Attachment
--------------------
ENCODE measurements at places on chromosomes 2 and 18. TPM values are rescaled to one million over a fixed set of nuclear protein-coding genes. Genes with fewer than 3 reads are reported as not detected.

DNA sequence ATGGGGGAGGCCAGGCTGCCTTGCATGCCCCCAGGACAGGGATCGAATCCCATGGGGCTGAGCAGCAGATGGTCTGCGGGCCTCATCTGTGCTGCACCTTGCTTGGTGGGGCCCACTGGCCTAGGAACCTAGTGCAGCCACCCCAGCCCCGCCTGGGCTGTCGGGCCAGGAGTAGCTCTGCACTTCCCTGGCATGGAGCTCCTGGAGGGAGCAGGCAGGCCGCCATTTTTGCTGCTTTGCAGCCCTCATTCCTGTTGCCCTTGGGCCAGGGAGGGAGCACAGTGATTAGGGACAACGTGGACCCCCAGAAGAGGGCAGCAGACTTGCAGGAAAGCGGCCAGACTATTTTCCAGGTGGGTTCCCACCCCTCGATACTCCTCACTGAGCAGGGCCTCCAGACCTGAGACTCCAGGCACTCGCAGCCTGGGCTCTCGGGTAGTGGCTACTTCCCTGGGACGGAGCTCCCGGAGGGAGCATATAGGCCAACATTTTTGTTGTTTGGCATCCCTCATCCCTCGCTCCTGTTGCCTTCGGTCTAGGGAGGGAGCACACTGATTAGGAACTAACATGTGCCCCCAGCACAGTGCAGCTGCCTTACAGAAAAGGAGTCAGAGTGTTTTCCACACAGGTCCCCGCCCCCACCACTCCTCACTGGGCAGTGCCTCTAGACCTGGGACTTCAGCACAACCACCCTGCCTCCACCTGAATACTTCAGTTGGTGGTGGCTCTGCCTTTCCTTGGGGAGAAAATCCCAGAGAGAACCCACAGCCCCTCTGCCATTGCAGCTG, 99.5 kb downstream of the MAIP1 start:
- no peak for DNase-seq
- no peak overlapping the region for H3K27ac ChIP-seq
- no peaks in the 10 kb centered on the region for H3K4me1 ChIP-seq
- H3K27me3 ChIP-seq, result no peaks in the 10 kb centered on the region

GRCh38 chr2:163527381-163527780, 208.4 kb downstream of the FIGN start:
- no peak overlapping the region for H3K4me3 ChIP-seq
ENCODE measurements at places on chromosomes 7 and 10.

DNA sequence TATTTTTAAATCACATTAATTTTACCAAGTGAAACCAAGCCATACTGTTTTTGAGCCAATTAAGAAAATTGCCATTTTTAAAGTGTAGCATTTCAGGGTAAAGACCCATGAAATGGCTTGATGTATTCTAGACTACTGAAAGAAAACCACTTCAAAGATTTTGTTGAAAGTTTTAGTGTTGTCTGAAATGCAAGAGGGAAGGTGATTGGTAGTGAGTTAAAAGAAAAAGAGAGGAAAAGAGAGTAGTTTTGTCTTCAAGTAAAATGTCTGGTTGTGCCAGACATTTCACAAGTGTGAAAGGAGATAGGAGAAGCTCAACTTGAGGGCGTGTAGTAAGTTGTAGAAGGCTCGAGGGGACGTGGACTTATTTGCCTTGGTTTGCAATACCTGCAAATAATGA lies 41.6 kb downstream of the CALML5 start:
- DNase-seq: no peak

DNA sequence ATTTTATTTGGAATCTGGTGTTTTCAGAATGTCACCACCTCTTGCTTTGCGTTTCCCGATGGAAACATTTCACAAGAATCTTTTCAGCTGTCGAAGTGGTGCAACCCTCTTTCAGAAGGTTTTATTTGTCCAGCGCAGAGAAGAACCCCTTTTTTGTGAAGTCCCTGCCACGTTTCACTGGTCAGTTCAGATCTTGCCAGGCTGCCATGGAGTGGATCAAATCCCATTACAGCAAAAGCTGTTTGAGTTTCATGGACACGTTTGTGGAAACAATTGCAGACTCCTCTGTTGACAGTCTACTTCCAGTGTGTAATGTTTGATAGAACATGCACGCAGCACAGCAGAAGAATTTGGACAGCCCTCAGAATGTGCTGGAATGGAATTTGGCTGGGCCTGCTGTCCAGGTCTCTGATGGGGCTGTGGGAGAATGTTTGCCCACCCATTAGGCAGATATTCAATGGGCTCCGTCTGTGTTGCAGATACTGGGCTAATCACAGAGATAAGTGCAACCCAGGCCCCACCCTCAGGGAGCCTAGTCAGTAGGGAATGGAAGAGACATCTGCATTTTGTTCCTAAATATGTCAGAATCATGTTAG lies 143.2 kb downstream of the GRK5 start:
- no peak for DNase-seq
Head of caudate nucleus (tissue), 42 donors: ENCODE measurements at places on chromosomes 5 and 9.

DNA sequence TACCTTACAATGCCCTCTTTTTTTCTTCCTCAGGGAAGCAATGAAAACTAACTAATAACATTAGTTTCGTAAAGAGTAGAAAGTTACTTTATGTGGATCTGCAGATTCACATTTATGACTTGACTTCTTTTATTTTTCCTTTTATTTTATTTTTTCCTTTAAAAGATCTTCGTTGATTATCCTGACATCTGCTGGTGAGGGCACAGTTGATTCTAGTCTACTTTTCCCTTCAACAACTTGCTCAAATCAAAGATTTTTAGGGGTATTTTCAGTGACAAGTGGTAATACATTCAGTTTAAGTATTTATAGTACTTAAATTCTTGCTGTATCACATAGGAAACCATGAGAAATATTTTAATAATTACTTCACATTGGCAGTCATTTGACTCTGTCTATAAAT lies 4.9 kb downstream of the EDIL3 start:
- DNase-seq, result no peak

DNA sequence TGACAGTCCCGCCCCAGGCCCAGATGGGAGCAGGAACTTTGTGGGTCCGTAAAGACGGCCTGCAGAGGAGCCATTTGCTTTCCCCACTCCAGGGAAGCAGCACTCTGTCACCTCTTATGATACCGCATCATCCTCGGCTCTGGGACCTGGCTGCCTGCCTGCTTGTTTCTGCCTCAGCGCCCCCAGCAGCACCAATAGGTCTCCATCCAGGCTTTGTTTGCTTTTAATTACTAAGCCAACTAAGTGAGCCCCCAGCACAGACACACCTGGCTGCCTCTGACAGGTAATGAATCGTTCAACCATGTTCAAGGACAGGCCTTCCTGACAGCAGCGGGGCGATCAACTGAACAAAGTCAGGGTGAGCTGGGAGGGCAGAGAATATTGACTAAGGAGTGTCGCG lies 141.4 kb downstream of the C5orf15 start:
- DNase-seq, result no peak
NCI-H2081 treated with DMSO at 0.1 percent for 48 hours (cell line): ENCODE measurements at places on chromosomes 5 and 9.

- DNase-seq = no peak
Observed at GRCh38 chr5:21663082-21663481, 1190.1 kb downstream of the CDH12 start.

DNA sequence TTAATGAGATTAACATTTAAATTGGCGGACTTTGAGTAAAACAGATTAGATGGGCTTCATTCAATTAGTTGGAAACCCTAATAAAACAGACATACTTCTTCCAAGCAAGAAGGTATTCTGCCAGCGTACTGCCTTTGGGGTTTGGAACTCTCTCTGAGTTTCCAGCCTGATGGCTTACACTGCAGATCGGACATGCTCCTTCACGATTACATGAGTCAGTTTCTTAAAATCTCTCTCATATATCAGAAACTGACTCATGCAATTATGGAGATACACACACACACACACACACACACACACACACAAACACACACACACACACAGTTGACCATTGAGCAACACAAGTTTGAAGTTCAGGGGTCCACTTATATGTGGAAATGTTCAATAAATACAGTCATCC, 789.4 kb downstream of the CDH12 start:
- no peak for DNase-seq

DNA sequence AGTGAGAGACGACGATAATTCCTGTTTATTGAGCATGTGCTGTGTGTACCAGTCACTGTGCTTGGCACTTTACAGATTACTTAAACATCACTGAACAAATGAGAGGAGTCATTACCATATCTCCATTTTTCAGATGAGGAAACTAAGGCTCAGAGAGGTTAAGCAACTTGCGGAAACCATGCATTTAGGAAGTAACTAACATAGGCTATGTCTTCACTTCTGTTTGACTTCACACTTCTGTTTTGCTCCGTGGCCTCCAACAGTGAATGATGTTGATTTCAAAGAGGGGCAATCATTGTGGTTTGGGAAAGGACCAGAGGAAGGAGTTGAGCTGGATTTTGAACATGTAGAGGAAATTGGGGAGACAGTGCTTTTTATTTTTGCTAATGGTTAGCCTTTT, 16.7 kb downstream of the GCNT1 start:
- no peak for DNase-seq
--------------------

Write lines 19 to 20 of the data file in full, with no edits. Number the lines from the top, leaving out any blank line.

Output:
NCI-H2081 treated with DMSO at 0.1 percent for 48 hours (cell line): ENCODE measurements at places on chromosomes 5 and 9.

- DNase-seq = no peak